Know Right to Know
A leading authority on abortion trauma.
Mental illness is only one part of abortion trauma. Abortion Trauma is a mental health issue presenting at almost every level of our community, health, and welfare services. For reasons both political and related to the trauma itself, abortion trauma is not formally recognized, acknowledged, understood, or explored as a causative factor impacting mental health outcomes including psychosocial disabilities.
The only organization in australia
Abortion Trauma Recovery (ATR) is the only organization in Australia committed to addressing the issue of abortion trauma in a manner that recognizes the seriousness and magnitude of the problem.
Specialized care for over 40 years
Founded in 1984 by a Registered Nurse who herself had experienced abortion, ATR continues to focus on activities integral in the support of healing, early intervention and prevention of abortion trauma.
A History of Healing Hearts
Women Exploited By Abortion (WEBA)
Founded by Nancyjo Mann (USA) to help and support post-abortive women share their abortion experience in a place of care, trust and non-judgement with the aim of achieving healing and peace. Nancyjo had a late-term abortion in 1973 and wrote her testimony, Aborted Women, Silent No More in 1987.
Women Hurt By Abortion (WHBA)
Founded by Registered Nurse, Dawn Dureau (original founding member of WEBA Australia) and later directed by Sue Clifford. The name WEBA was changed to WHBA as women expressed that they felt not so much exploited, but that they were unaware and unprepared of the consequences of their abortion. Decisions often made in crisis leading to remorse, grief, and guilt. WHBA acknowledged and supported the tremendous courage of suffering post-abortive women speaking their truth, as an empowering path to hope and healing. ‘Their honesty makes me so proud to be associated with these women who have so much character!’ Dawn Dureau
Abortion Grief Counselling Association (AGCA)
Founded by Registered Nurse Julie Cook (WHBA Liaison Officer). WHBA implied activities relating explicitly to women. However, as the demand for services increased, so too an increasing number of men were now seeking access to post-abortive grief support. The new name was an importance message in acknowledging abortion grief generally, as a grief not uncommon after an abortion event, while minimising the isolation of any affected members of the community.
Abortion Grief Australia (AGA)
AGA was borne of an initiative by Julie Cook and Mary Boston. The overwhelming demand for post-abortive services and the prevalence of abortion-related mental health issues within the community, was now undeniably supported by published data. Community, health and welfare professional were reaching out for professional support and development in the area of abortion trauma they were witnessing. This required to be met with information, education and resources. At the time of AGA’s inception, a fifth of the calls to the national crisis line were from men.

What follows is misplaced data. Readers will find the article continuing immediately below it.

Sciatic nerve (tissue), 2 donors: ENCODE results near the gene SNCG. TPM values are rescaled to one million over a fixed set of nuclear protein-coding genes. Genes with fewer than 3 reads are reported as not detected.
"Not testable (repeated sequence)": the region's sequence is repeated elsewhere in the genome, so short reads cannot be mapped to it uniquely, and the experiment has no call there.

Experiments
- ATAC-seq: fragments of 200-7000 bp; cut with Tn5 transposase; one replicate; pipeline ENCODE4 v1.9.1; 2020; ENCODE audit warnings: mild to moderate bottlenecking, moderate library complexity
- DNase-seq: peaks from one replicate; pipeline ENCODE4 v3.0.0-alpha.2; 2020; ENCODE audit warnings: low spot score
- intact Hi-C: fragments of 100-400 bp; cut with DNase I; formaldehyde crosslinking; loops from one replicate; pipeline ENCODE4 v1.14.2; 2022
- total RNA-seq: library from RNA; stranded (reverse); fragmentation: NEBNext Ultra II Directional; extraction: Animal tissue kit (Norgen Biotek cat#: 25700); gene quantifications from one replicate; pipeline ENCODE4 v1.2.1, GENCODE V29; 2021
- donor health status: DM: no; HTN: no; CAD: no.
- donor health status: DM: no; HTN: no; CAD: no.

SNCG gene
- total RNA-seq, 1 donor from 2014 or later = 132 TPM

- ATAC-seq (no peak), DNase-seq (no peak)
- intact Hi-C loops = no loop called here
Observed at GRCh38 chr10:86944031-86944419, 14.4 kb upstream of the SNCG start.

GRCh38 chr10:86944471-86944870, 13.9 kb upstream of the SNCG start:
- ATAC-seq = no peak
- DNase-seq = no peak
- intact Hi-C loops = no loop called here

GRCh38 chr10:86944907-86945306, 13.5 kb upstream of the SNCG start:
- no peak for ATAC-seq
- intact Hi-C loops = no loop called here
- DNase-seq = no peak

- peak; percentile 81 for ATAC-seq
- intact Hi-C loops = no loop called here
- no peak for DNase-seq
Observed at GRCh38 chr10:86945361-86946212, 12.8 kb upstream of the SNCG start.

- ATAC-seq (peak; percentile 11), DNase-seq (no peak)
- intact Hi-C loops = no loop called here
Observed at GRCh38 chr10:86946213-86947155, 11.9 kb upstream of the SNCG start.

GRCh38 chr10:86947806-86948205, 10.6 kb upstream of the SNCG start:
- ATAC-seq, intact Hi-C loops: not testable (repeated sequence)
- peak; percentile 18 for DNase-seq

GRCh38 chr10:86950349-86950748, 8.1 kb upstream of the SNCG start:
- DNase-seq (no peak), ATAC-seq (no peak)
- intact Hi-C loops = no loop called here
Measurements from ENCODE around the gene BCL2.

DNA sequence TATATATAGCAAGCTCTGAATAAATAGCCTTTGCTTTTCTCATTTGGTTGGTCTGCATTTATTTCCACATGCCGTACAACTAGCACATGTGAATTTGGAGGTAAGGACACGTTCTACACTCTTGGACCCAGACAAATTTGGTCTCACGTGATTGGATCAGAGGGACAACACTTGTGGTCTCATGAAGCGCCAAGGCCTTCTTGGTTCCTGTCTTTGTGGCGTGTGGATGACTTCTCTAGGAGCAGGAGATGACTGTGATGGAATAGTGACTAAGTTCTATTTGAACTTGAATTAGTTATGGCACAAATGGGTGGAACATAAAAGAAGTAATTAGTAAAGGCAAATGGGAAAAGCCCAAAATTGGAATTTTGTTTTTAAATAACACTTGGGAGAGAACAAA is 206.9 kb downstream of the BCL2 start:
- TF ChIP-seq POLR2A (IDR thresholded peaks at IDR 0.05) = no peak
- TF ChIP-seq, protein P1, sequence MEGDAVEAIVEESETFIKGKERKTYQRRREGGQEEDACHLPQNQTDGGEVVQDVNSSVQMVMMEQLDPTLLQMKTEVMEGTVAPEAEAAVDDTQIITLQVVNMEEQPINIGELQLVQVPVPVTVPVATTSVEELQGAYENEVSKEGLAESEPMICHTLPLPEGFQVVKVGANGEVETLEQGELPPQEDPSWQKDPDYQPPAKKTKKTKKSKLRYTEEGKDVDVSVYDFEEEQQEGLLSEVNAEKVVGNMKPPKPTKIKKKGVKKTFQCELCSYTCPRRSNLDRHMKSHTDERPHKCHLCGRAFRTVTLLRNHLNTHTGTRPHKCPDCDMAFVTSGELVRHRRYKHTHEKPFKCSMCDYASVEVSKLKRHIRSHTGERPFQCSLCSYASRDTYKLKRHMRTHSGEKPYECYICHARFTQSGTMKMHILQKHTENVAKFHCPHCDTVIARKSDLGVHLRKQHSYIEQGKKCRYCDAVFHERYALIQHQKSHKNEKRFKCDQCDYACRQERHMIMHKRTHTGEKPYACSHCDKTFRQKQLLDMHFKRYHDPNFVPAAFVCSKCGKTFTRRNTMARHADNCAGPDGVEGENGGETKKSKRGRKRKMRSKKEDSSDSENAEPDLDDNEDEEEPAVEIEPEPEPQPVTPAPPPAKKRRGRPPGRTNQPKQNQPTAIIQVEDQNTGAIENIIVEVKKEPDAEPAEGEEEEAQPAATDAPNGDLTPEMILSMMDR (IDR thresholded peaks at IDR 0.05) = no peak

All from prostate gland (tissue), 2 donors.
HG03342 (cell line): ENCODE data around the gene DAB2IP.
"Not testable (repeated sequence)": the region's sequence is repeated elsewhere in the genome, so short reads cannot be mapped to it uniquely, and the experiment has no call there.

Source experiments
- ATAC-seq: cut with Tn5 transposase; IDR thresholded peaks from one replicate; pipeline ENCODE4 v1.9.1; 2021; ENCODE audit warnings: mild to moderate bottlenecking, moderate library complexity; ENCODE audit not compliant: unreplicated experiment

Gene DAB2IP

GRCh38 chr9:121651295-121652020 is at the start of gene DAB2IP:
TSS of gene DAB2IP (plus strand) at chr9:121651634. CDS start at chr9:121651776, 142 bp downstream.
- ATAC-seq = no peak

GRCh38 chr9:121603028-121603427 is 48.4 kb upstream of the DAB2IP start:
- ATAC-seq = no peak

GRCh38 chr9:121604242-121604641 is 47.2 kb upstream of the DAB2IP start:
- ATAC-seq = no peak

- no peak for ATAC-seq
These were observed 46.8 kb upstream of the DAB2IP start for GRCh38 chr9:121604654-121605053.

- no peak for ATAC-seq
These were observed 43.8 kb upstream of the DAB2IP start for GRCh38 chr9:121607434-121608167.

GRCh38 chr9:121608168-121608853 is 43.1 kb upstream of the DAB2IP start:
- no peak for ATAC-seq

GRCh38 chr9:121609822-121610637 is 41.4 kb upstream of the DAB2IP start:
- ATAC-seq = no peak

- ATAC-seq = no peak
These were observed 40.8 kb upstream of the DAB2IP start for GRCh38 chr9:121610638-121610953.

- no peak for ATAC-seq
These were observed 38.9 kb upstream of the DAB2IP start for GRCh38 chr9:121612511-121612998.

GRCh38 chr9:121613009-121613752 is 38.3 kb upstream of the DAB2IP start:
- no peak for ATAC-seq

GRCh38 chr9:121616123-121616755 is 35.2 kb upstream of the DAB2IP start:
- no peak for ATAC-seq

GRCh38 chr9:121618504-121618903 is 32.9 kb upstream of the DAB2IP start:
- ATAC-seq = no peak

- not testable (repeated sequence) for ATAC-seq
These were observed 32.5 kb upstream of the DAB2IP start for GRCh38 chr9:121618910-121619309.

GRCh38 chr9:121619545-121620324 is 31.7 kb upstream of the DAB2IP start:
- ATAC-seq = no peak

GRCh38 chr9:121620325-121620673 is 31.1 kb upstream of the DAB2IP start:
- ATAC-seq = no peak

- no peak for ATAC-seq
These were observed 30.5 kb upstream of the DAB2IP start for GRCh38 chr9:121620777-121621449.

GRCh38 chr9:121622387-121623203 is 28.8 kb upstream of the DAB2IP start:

Men and Abortion Trauma
AGA established a national crisis line specifically for men suffering abortion trauma. Men are likely to cover up distresses, push it away and submerge it. They lose the pace of life and become disoriented. Without a pathway to work through inner conflicts, unexpressed feelings can become toxic. Anger is the most consistent and evident symptom of abortion trauma in men, but also feelings of guilt, abandonment and total despair are observed. Post-abortion services for men enable them the opportunity to resolve pain resulting from an abortion experience. AGA facilitated the Men and Relationships Forum (2016), specifically addressing the issue of men and abortion trauma.
Abortion Trauma Recovery Centre
The Centre was established in Western Australia by AGA for the purpose of integrating community, health, welfare and educational services into the healing and prevention of abortion-related mental illness.
Abortion Trauma Recovery (ATR)
Founded by Mary Boston (AGA Committee). ATR is the culmination of 40 years’ experience working with professionals and the community in the field of abortion trauma. The long-term effects of abortion trauma, while continuing to be under-explored, is well documented. International research has increasingly linked abortion to suicide, substance abuse, depression, anxiety, and poor mental health outcomes for women. Minimal research exists for the effects of abortion trauma in men. Through activities aimed at improving awareness, recognition, and understanding of abortion trauma, ATR aims to support the healing and recovery of millions of sufferers worldwide.
Right To Know (RTK)
Right To Know (RTK) provides advocacy for those suffering from abortion trauma and facilitates support to professionals at the forefront of service delivery in this social issue. RTK connects the suffering voice to the listening ear. Recognizing the impact abortion can have on mental health is essential to improving access to support mechanisms for pregnant women in crisis and therapies for those suffering. Acknowledging the cause and effect of abortion trauma is critical in facilitating the early intervention, healing, and prevention of abortion-related mental illness.